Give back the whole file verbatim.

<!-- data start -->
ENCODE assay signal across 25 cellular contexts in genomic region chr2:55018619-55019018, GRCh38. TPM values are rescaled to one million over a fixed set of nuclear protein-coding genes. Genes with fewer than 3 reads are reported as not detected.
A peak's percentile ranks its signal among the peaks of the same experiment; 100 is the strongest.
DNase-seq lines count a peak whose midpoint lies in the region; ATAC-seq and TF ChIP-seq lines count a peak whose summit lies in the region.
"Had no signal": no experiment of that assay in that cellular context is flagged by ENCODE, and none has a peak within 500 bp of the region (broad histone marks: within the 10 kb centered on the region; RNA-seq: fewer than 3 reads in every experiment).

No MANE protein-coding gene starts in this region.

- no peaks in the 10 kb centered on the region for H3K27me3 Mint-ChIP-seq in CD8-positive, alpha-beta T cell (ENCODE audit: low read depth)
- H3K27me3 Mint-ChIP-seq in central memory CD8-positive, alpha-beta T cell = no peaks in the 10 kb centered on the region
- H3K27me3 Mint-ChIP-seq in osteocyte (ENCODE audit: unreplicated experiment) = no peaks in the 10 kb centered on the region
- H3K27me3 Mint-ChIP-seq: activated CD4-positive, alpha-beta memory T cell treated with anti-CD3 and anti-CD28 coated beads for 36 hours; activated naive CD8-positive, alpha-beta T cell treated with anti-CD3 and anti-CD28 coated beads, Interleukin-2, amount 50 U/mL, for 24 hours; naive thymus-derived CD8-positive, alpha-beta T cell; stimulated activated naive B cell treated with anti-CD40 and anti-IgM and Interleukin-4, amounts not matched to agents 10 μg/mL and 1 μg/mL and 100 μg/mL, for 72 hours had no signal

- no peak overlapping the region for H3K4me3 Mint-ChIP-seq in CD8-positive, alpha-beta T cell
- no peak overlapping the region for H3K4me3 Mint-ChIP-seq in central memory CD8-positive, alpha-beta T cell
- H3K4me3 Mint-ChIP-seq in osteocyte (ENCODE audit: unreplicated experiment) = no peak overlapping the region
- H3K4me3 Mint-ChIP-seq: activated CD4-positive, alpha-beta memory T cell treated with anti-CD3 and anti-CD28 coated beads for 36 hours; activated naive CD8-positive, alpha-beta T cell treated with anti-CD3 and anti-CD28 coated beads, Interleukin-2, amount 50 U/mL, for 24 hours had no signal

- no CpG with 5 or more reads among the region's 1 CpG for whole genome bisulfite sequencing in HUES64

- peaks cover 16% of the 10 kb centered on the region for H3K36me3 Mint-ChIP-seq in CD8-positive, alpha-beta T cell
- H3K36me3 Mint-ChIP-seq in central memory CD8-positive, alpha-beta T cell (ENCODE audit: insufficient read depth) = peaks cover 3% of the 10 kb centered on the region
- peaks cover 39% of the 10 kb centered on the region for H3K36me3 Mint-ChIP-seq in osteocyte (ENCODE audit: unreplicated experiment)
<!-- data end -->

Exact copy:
ENCODE assay signal across 25 cellular contexts in genomic region chr2:55018619-55019018, GRCh38. TPM values are rescaled to one million over a fixed set of nuclear protein-coding genes. Genes with fewer than 3 reads are reported as not detected.
A peak's percentile ranks its signal among the peaks of the same experiment; 100 is the strongest.
DNase-seq lines count a peak whose midpoint lies in the region; ATAC-seq and TF ChIP-seq lines count a peak whose summit lies in the region.
"Had no signal": no experiment of that assay in that cellular context is flagged by ENCODE, and none has a peak within 500 bp of the region (broad histone marks: within the 10 kb centered on the region; RNA-seq: fewer than 3 reads in every experiment).

No MANE protein-coding gene starts in this region.

- no peaks in the 10 kb centered on the region for H3K27me3 Mint-ChIP-seq in CD8-positive, alpha-beta T cell (ENCODE audit: low read depth)
- H3K27me3 Mint-ChIP-seq in central memory CD8-positive, alpha-beta T cell = no peaks in the 10 kb centered on the region
- H3K27me3 Mint-ChIP-seq in osteocyte (ENCODE audit: unreplicated experiment) = no peaks in the 10 kb centered on the region
- H3K27me3 Mint-ChIP-seq: activated CD4-positive, alpha-beta memory T cell treated with anti-CD3 and anti-CD28 coated beads for 36 hours; activated naive CD8-positive, alpha-beta T cell treated with anti-CD3 and anti-CD28 coated beads, Interleukin-2, amount 50 U/mL, for 24 hours; naive thymus-derived CD8-positive, alpha-beta T cell; stimulated activated naive B cell treated with anti-CD40 and anti-IgM and Interleukin-4, amounts not matched to agents 10 μg/mL and 1 μg/mL and 100 μg/mL, for 72 hours had no signal

- no peak overlapping the region for H3K4me3 Mint-ChIP-seq in CD8-positive, alpha-beta T cell
- no peak overlapping the region for H3K4me3 Mint-ChIP-seq in central memory CD8-positive, alpha-beta T cell
- H3K4me3 Mint-ChIP-seq in osteocyte (ENCODE audit: unreplicated experiment) = no peak overlapping the region
- H3K4me3 Mint-ChIP-seq: activated CD4-positive, alpha-beta memory T cell treated with anti-CD3 and anti-CD28 coated beads for 36 hours; activated naive CD8-positive, alpha-beta T cell treated with anti-CD3 and anti-CD28 coated beads, Interleukin-2, amount 50 U/mL, for 24 hours had no signal

- no CpG with 5 or more reads among the region's 1 CpG for whole genome bisulfite sequencing in HUES64

- peaks cover 16% of the 10 kb centered on the region for H3K36me3 Mint-ChIP-seq in CD8-positive, alpha-beta T cell
- H3K36me3 Mint-ChIP-seq in central memory CD8-positive, alpha-beta T cell (ENCODE audit: insufficient read depth) = peaks cover 3% of the 10 kb centered on the region
- peaks cover 39% of the 10 kb centered on the region for H3K36me3 Mint-ChIP-seq in osteocyte (ENCODE audit: unreplicated experiment)